For more complicated estates, including instances where not all heirs and their whereabouts are known or where not all heirs are in agreement as to the administration of the decedent’s estate, a formal probate proceeding is available.  Formal proceedings are conducted by a judge and may be used to probate a will, to determine whether the decedent left a valid will, to resolve disputes among heirs, to set aside an informal probate, and to secure a decree of intestacy (that the decedent died without a valid will) and a determination of heirs in cases where no will has been offered.  To commence a formal proceeding, an interested person must file a petition for formal probate with the court. The court will then issue a document called a ‘citation,’ which must be served on heirs and other interested parties at least fourteen days before the return date listed on the citation. Notice should also be published in a newspaper of general circulation in the county where the decedent resided at least seven days before the return date.  It will likely take longer for a personal representative to be appointed in a formal probate proceeding due to the different notice requirements and opportunity for other interested parties to make objections.

Formal probate proceedings, like informal proceedings, are usually ‘unsupervised,’ with court involvement ending when the order concerning testacy (whether the decedent died with or without a will) and appointment of a personal representative is entered. However, ‘supervised’ formal proceedings may also be available upon the petition of an interested person, direction in a decedent’s will, or action of the court. This provides the highest level of oversight by the court, as no assets may be distributed without court approval.  Supervised administration usually takes place in a single ‘in rem’ proceeding and may be appropriate in complex or highly contested estates to ensure that all necessary steps are being taken and that all concerns and disputes are resolved by a judge. In such an instance, a personal representative is still appointed; however, he/she is subject to the direction of the court.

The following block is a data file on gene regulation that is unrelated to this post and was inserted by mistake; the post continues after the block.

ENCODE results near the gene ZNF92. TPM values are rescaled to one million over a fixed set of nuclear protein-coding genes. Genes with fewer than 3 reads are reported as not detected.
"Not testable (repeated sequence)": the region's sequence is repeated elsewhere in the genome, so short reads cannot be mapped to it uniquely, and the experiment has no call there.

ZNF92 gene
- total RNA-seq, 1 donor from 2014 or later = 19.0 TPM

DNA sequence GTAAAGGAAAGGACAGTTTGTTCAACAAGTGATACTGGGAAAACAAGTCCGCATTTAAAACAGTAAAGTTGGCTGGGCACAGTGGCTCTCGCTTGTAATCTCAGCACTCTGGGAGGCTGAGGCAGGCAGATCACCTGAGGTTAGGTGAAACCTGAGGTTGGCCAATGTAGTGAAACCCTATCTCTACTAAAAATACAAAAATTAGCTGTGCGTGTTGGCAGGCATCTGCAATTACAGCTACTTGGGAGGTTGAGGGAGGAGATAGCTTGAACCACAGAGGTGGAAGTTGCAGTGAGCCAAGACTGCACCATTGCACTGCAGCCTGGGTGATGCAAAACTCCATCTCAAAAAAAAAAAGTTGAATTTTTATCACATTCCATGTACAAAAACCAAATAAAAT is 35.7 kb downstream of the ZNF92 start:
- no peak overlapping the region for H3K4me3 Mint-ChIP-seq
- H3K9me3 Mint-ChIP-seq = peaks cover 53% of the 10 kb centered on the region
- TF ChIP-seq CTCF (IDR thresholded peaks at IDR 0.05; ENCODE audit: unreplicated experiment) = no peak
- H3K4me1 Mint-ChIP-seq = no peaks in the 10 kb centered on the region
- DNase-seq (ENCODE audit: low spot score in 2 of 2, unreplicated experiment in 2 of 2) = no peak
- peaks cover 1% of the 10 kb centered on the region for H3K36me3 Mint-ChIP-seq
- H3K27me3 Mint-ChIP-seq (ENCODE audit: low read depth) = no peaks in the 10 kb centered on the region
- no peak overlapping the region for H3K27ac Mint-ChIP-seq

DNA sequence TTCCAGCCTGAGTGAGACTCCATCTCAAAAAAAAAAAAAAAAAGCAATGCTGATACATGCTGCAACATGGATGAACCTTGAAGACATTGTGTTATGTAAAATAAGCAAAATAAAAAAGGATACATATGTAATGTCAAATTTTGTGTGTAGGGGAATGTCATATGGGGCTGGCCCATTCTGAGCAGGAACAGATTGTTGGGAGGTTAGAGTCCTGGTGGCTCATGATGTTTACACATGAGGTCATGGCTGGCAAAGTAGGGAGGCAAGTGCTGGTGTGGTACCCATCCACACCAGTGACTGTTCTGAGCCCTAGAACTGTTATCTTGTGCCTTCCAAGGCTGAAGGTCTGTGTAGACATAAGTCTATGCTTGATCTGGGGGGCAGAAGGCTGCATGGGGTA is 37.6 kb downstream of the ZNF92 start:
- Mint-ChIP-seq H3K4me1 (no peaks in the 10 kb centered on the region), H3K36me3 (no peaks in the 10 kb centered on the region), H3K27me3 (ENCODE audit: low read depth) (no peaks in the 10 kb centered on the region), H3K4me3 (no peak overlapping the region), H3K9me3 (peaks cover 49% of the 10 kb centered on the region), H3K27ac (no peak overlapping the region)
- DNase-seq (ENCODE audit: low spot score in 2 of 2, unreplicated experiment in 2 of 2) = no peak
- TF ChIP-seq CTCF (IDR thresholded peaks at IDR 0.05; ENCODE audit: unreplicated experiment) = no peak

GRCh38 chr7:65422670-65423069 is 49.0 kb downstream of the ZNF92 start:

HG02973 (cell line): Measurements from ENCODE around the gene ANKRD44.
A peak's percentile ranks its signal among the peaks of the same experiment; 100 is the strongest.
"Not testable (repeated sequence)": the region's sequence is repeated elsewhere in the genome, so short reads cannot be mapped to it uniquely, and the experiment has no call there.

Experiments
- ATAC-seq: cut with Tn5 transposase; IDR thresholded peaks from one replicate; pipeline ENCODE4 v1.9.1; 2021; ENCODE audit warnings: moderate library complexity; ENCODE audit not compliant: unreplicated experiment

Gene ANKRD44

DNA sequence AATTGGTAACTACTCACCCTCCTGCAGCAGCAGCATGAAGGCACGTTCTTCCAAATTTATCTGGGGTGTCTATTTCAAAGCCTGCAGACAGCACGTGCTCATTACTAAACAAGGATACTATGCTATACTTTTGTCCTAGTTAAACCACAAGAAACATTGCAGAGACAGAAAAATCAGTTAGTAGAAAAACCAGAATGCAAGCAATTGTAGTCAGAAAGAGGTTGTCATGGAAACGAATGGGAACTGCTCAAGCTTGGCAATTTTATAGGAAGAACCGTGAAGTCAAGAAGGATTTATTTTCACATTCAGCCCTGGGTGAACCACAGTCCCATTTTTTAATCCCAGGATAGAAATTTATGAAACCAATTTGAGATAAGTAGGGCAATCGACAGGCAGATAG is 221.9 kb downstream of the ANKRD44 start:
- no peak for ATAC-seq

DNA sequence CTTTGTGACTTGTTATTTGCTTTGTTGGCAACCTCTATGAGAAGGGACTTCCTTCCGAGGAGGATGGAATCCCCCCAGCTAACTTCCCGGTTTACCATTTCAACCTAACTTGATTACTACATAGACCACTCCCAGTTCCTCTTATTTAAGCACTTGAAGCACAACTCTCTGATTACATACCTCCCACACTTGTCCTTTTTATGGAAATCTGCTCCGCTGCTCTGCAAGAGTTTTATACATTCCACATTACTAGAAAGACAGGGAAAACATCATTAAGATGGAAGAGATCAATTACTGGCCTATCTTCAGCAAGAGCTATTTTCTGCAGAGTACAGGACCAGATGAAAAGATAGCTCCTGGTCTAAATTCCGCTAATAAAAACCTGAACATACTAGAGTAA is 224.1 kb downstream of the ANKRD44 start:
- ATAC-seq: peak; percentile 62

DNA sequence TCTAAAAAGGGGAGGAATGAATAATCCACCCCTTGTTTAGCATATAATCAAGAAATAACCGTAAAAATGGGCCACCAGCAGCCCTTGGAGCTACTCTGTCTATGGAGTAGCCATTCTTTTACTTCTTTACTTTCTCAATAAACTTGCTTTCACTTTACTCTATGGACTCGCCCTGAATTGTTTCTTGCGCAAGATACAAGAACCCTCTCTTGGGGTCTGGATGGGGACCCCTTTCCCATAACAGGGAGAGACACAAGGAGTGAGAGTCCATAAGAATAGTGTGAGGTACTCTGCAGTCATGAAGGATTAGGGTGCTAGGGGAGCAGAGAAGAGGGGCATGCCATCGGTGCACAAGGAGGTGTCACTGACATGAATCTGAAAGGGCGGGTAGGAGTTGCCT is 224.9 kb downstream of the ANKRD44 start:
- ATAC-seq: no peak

Informal and formal probate proceedings, in most cases, must be commenced no more than three years after the decedent’s death. The probate process in Massachusetts will take at least six months, however, it is not usual for it to take longer than a year, particularly since creditors have one year from the date of the decedent’s death to file claims against the estate. The more complex and contested an estate is, the longer it will take.

The probate procedure in Massachusetts, and estate administration in general, is a complicated process involving many steps, and this blog post is by no means exhaustive. If you have any questions or would like assistance navigating through the probate process, please call the attorneys at Wynn & Wynn, P.C.

Reader Comments